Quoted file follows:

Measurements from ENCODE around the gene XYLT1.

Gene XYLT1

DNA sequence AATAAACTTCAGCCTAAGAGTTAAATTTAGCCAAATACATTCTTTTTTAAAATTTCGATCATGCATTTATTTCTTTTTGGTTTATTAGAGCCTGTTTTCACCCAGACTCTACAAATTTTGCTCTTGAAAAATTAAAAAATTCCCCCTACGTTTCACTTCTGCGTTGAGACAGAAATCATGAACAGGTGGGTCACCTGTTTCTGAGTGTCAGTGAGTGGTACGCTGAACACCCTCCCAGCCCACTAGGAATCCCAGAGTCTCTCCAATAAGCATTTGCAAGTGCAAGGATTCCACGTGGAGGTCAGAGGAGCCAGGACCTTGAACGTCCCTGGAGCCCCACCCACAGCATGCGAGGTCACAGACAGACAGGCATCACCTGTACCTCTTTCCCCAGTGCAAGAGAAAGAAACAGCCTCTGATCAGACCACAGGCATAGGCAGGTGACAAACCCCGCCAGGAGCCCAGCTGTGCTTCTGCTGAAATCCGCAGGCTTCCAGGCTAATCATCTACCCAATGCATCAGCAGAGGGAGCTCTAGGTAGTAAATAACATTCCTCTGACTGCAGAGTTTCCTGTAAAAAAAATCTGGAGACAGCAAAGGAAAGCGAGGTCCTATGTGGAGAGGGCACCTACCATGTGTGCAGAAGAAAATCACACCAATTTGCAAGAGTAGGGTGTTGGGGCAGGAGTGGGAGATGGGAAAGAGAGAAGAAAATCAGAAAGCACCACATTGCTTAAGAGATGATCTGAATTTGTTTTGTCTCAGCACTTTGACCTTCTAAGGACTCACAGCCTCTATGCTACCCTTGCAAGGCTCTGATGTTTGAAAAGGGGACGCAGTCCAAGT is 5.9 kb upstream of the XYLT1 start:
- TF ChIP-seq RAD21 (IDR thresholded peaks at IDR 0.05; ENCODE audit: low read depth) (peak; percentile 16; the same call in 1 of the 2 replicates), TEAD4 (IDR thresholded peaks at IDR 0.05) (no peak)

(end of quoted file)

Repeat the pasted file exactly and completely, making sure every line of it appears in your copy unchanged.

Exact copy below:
Measurements from ENCODE around the gene XYLT1.

Gene XYLT1

DNA sequence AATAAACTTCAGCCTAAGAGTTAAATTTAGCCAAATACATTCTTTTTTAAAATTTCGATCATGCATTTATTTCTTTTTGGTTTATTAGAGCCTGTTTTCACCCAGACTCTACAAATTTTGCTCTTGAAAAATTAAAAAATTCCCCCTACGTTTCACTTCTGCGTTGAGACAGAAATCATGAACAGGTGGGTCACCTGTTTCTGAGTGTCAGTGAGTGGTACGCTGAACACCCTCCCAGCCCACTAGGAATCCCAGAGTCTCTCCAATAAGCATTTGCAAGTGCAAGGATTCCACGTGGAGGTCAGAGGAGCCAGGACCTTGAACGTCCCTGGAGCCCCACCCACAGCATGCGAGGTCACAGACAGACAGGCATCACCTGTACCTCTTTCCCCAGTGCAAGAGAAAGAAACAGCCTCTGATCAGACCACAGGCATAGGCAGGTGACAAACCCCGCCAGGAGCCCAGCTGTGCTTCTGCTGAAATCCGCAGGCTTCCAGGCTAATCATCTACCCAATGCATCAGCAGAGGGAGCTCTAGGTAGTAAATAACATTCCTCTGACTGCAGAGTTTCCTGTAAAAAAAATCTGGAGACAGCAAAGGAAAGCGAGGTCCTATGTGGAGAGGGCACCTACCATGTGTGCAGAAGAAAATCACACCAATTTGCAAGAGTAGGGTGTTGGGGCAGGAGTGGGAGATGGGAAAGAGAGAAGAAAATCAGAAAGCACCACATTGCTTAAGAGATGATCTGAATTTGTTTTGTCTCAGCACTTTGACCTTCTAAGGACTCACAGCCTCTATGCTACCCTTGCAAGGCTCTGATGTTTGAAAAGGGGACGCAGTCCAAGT is 5.9 kb upstream of the XYLT1 start:
- TF ChIP-seq RAD21 (IDR thresholded peaks at IDR 0.05; ENCODE audit: low read depth) (peak; percentile 16; the same call in 1 of the 2 replicates), TEAD4 (IDR thresholded peaks at IDR 0.05) (no peak)